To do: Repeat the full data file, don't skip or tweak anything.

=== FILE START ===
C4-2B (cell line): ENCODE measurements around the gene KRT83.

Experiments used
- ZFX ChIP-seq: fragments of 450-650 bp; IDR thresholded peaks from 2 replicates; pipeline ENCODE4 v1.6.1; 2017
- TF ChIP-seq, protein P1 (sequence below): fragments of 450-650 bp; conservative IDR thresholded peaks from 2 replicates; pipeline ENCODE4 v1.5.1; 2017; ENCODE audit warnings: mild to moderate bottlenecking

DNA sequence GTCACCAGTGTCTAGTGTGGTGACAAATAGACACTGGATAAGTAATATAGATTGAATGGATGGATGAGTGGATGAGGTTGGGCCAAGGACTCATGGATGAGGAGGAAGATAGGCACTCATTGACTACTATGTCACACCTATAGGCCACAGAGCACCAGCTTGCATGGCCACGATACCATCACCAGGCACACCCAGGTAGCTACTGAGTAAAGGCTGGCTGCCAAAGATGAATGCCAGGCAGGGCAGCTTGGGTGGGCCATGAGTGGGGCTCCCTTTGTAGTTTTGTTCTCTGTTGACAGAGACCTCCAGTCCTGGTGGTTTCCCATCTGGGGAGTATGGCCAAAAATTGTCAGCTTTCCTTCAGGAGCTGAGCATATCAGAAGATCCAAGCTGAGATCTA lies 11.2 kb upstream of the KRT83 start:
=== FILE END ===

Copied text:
C4-2B (cell line): ENCODE measurements around the gene KRT83.

Experiments used
- ZFX ChIP-seq: fragments of 450-650 bp; IDR thresholded peaks from 2 replicates; pipeline ENCODE4 v1.6.1; 2017
- TF ChIP-seq, protein P1 (sequence below): fragments of 450-650 bp; conservative IDR thresholded peaks from 2 replicates; pipeline ENCODE4 v1.5.1; 2017; ENCODE audit warnings: mild to moderate bottlenecking

DNA sequence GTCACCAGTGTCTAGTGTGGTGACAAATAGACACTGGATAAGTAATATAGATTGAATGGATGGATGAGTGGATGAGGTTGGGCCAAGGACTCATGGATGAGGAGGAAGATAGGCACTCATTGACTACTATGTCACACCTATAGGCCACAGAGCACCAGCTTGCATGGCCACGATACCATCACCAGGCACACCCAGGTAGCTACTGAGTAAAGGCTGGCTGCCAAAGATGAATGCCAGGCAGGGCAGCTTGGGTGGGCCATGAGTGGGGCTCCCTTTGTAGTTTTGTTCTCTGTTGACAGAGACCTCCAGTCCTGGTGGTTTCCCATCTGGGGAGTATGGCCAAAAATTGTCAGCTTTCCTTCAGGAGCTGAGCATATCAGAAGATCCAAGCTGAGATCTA lies 11.2 kb upstream of the KRT83 start: